Season: Spring

How to manage excessive tree shade

A frequent point of discussion with customers is over the scale of trees both in your own and neighbours gardens affecting your lawns and borders. This page reflects on these issues and suggests options to alleviate the shade issues.

Some gardens are much more prone to excessive shade issues than others. Where a tree has a southerly position it can cast a large shadow across your garden, this is most noticeable in the spring and autumn where the angle of the sun is low across the horizon. The problem is amplified where the trees are evergreens such as Leylandii conifers and have grown to a significant height.

Both for your own garden and as a considerate neighbour it is worth doing a check every year or so to observe if trees you own are creating too much shade. In terms of lawns it is possible to re turf or seed areas around trees with more shade tolerant grass species which may not produce as nice a lawn surface but do give a good cover. Likewise shade tolerant shrubs can be planted around the borders of trees to provide ground cover.

Shaded trees

Where there are several trees together the competition for light can cause trees to either develop an unbalanced crown (asymmetric) or lead to a single stem “shooting” for light and having a limited middle or lower crown. Some trees that cannot compete for the light at these growth rates than faster growing species such as Ash, Leylandii and Eucalyptus will experience dieback. By managing the size of the faster growing trees you can therefore control excessive shade and at the same time encourage diversity in a range of tree species.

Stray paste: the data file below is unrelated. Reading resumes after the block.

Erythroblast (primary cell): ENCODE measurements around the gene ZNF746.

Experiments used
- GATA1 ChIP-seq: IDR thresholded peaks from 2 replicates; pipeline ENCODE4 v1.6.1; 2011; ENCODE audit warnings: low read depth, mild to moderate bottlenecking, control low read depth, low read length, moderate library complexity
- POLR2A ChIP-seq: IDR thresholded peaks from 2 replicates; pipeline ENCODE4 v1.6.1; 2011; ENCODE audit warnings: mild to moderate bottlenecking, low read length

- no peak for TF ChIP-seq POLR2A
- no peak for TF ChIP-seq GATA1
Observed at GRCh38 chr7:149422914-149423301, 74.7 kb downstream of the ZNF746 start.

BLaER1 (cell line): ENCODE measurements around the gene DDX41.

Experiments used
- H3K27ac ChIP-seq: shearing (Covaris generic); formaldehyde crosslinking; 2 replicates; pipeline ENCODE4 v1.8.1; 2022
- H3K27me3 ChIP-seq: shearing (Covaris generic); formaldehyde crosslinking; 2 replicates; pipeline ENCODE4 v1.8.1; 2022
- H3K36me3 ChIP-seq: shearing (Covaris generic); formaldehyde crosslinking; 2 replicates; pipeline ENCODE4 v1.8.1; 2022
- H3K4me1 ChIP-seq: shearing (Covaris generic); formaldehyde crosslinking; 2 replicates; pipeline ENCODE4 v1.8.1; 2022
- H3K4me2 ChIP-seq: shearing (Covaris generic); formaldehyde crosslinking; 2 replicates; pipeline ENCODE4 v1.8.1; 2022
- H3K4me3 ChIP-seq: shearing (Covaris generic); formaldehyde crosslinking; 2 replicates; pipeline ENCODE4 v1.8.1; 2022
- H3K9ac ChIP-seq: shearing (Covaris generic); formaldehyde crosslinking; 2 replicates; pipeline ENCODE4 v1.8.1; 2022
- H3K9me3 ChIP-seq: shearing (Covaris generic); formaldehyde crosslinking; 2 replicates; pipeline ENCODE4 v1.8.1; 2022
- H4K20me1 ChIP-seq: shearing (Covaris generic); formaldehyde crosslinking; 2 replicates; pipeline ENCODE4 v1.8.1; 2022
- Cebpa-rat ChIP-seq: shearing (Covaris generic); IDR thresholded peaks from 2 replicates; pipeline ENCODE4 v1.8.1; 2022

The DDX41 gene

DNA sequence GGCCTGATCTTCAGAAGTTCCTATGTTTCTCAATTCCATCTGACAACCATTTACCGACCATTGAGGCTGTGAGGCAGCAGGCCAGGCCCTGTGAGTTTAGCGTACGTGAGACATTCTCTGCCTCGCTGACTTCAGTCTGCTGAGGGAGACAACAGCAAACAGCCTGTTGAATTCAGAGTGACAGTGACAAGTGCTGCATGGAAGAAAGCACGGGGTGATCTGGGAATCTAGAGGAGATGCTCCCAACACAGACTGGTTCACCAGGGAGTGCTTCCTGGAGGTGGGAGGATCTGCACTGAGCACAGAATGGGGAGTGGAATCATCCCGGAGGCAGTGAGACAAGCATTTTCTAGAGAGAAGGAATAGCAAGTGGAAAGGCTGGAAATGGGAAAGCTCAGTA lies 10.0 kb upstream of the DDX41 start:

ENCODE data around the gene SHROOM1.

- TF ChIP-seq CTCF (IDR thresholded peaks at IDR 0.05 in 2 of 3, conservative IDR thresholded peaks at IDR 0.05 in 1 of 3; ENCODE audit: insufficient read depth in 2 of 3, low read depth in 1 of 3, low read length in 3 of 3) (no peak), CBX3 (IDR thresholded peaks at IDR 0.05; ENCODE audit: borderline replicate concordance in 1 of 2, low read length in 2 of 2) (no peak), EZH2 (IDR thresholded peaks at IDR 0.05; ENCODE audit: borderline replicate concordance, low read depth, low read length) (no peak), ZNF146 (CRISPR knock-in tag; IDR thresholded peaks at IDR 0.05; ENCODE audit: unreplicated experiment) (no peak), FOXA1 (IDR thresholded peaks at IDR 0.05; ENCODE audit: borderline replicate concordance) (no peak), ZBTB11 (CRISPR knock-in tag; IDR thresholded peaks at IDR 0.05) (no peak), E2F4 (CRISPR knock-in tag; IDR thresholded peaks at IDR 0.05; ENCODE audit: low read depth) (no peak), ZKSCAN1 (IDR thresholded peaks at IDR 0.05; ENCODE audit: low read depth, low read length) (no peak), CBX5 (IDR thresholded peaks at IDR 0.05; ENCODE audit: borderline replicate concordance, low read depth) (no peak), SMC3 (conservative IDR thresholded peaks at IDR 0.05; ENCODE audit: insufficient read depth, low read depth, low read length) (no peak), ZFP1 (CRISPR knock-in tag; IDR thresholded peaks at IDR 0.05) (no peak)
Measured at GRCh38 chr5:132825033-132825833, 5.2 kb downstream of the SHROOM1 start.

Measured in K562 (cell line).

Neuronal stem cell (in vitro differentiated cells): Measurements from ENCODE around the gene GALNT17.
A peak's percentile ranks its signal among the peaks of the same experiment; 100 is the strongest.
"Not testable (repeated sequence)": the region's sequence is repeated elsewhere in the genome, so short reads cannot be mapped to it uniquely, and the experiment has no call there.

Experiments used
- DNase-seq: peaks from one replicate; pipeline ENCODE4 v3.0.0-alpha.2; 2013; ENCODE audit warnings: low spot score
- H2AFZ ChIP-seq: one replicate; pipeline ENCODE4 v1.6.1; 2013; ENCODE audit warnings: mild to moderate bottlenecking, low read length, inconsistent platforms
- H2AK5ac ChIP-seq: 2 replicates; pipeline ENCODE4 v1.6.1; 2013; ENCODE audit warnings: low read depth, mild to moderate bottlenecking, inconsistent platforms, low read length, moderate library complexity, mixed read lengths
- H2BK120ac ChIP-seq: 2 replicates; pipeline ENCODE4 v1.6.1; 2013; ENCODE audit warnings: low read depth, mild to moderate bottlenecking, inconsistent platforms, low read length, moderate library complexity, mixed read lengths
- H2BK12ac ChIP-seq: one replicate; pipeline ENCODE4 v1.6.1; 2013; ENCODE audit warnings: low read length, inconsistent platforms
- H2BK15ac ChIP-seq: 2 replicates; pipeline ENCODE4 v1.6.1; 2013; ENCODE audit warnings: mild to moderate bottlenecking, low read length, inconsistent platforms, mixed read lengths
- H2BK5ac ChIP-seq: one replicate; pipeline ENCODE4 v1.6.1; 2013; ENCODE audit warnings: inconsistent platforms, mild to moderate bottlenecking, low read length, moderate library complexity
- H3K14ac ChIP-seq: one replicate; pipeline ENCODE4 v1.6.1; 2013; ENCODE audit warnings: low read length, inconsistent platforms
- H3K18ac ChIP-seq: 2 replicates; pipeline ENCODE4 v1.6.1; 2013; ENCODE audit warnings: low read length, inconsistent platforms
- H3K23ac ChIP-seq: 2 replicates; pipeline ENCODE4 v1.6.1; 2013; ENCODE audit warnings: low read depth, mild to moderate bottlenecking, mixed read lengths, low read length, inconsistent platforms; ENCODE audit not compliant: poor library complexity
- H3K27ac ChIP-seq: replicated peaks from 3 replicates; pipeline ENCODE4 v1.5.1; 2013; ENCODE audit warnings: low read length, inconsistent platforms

If you feel that a neighbours tree is causing you a problem with too much shade we suggest that a friendly discussion is the best starting point. Quite often your neighbour may not even be aware that this problem exists and will be more than willing to have some surgery to resolve the issue. The problem is usually a little more complicated where the property is let out and communication with the landlord or managing agent is required. Do remember that if the tree in a neighbouring property has a Tree Preservation Order or is in a Conservation Area a planning application will be needed that gives the name and contact details of the tree owner with their or an agents signature on the form.

Tree Surgery to control shade issues

Three options are possible for improving light conditions, it is often an idea to combine some of them to maximise the desired effect. As a general rule of thumb it is advisable to not exceed works that remove more than 30% of foliage bearing structure for a tree, we suggest that surgery aims to still end up retaining a natural shape to the crown of the tree and minimise the hazards of dieback from the pruning points.

  • A crown thin is designed to lighten the crown to allow more light to penetrate whilst leaving the existing shape of the tree canopy. The weak, thin and crossing limbs as well as secondary branches are removed to create this level of thinning.
  • A crown reduction reshapes the whole canopy taking in the top and sides pruning each limb to a suitable fork or bud to allow re-growth from these points.
  • A crown lift (or crown raise) takes out the lower limbs of a tree to give clearance above ground level. The limit to this technique depends upon the shape and amount of middle and upper crown, the surgery should not be done as to create a “lollipop” from where the trunk is too tall for the canopy above it.